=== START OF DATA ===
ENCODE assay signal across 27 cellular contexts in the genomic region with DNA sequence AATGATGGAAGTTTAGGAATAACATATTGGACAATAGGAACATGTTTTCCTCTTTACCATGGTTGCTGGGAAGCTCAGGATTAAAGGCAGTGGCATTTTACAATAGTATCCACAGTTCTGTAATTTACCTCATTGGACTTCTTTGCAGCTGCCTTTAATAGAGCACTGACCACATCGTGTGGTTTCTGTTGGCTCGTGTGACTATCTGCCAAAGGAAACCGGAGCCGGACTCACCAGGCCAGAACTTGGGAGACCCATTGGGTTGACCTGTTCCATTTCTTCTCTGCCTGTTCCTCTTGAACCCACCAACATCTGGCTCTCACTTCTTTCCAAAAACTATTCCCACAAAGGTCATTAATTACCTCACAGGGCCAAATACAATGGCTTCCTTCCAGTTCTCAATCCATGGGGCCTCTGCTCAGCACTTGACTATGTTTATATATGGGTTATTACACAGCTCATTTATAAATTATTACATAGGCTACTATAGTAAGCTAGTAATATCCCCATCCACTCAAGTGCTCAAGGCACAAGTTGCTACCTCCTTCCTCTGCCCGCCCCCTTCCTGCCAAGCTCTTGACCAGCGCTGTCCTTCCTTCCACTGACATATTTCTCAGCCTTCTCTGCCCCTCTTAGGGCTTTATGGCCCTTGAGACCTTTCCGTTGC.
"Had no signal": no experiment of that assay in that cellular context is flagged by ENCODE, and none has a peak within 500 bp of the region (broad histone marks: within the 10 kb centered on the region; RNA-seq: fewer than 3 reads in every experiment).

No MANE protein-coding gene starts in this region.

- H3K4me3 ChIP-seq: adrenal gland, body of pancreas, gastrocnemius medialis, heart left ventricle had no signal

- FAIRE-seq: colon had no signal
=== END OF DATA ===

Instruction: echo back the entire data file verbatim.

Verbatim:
ENCODE assay signal across 27 cellular contexts in the genomic region with DNA sequence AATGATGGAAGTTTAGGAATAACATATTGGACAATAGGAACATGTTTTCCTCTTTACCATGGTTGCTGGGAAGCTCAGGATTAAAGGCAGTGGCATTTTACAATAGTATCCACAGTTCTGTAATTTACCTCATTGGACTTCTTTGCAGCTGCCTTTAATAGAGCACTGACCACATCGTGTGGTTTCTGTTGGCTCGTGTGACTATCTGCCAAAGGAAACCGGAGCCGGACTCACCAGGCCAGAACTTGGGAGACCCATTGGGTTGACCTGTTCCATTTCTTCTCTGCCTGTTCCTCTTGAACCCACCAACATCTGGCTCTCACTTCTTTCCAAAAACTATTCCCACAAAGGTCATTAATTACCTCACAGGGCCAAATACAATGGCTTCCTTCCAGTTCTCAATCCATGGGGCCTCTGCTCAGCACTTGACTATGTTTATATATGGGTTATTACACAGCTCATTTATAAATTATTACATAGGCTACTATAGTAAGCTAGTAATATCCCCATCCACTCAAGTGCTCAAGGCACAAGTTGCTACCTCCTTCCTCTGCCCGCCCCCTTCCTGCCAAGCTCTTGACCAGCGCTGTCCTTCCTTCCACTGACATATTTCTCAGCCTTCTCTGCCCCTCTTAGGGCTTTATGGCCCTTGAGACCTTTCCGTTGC.
"Had no signal": no experiment of that assay in that cellular context is flagged by ENCODE, and none has a peak within 500 bp of the region (broad histone marks: within the 10 kb centered on the region; RNA-seq: fewer than 3 reads in every experiment).

No MANE protein-coding gene starts in this region.

- H3K4me3 ChIP-seq: adrenal gland, body of pancreas, gastrocnemius medialis, heart left ventricle had no signal

- FAIRE-seq: colon had no signal